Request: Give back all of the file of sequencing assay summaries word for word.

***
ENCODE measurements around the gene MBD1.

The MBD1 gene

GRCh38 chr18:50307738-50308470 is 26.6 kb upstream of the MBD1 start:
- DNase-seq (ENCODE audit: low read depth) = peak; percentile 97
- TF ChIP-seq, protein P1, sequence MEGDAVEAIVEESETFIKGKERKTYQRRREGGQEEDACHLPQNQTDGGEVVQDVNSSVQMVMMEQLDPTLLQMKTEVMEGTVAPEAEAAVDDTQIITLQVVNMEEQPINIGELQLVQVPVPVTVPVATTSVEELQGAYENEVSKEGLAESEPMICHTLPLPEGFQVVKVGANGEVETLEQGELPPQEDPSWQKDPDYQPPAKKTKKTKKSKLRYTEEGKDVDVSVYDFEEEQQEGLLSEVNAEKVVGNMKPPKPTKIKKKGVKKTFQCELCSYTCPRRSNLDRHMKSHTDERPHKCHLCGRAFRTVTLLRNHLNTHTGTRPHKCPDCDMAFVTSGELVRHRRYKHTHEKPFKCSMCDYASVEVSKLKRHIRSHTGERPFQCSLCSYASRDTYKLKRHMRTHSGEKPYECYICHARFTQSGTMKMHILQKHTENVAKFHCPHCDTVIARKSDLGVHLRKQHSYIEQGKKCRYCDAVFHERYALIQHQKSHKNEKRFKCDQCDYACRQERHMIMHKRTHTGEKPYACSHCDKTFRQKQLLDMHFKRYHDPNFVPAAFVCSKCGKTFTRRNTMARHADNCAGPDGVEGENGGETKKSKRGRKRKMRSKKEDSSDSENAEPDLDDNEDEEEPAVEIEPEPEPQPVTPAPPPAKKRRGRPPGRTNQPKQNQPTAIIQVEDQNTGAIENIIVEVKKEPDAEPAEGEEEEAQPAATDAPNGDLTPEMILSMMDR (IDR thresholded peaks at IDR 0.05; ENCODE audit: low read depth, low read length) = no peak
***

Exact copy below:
ENCODE measurements around the gene MBD1.

The MBD1 gene

GRCh38 chr18:50307738-50308470 is 26.6 kb upstream of the MBD1 start:
- DNase-seq (ENCODE audit: low read depth) = peak; percentile 97
- TF ChIP-seq, protein P1, sequence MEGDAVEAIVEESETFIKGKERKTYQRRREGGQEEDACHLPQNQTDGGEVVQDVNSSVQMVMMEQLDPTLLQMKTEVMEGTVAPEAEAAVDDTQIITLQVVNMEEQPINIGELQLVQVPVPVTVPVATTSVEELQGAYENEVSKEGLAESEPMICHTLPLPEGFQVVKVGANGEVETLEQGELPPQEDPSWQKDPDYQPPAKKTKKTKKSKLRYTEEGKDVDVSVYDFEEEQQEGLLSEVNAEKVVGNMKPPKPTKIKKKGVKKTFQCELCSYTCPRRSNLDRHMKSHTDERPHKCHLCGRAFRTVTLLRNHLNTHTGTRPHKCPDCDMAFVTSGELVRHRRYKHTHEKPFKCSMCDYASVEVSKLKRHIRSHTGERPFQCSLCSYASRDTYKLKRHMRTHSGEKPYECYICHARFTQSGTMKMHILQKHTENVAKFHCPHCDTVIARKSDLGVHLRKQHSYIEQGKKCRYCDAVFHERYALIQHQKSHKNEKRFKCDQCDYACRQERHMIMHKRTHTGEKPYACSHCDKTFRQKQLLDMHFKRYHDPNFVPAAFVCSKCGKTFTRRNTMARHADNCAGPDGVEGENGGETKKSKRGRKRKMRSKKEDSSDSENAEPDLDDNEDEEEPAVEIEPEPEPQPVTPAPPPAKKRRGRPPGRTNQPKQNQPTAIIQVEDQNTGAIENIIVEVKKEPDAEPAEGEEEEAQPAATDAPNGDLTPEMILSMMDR (IDR thresholded peaks at IDR 0.05; ENCODE audit: low read depth, low read length) = no peak